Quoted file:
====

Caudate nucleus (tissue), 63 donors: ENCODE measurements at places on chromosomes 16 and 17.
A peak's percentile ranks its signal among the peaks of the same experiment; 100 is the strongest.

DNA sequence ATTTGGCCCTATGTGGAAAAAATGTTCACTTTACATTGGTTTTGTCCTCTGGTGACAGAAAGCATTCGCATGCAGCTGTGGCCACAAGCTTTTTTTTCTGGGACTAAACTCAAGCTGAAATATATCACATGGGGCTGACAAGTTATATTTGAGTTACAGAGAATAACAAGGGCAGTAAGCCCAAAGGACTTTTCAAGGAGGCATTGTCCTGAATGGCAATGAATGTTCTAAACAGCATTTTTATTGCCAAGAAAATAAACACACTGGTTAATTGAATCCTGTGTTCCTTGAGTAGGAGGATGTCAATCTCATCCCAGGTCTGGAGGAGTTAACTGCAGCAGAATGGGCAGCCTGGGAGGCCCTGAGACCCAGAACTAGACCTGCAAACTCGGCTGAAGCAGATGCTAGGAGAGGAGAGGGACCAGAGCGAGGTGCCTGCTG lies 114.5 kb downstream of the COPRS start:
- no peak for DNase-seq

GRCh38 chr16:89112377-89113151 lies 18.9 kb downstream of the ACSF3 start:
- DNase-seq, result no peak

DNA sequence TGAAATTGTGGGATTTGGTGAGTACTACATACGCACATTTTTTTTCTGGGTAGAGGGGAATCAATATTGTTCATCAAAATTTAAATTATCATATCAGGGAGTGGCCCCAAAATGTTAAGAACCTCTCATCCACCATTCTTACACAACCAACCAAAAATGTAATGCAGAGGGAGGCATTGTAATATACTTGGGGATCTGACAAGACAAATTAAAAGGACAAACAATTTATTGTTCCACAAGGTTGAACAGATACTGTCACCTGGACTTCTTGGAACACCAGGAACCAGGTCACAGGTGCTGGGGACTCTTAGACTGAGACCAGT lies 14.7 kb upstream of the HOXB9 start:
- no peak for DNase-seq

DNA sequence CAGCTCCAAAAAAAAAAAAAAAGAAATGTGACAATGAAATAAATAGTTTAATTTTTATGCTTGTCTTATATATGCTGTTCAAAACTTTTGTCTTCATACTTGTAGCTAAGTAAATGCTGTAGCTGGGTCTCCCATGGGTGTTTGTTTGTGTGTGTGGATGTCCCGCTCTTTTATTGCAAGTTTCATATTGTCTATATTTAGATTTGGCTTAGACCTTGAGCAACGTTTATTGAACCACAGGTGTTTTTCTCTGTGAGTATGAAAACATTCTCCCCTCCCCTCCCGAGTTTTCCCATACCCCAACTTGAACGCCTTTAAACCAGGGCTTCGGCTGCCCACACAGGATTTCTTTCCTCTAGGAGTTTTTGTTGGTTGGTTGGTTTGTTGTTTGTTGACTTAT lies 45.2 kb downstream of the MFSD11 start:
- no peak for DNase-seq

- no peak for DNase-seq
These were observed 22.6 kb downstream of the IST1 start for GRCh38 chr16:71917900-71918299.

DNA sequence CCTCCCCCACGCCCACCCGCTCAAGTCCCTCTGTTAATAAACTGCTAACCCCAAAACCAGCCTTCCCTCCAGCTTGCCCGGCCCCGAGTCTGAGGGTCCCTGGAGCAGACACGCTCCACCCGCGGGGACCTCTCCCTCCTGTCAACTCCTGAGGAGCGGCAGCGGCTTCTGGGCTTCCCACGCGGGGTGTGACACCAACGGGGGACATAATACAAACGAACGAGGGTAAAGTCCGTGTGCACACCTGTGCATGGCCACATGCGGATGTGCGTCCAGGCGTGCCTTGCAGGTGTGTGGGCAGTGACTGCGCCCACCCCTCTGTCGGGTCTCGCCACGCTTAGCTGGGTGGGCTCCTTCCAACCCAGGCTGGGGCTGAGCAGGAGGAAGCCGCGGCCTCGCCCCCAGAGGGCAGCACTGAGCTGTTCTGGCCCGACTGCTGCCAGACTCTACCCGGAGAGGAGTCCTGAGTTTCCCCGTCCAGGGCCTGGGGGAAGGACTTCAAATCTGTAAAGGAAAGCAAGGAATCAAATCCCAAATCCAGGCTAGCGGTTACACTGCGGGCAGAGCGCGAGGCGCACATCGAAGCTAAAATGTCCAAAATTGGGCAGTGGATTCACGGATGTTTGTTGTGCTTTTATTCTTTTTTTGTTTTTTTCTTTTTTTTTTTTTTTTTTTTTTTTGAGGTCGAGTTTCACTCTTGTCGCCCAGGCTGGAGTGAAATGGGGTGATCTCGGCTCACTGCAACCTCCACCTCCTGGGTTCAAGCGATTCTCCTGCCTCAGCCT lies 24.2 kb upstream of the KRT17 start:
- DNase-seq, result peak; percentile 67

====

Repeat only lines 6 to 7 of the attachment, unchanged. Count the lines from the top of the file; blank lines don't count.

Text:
- DNase-seq, result no peak

DNA sequence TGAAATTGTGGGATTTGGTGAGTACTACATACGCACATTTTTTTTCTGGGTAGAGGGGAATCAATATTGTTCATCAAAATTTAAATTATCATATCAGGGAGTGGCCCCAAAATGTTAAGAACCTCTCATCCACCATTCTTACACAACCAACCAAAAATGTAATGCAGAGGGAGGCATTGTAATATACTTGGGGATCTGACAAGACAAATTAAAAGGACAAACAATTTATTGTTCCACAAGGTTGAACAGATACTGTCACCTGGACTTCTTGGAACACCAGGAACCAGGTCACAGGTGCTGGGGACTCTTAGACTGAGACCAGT lies 14.7 kb upstream of the HOXB9 start: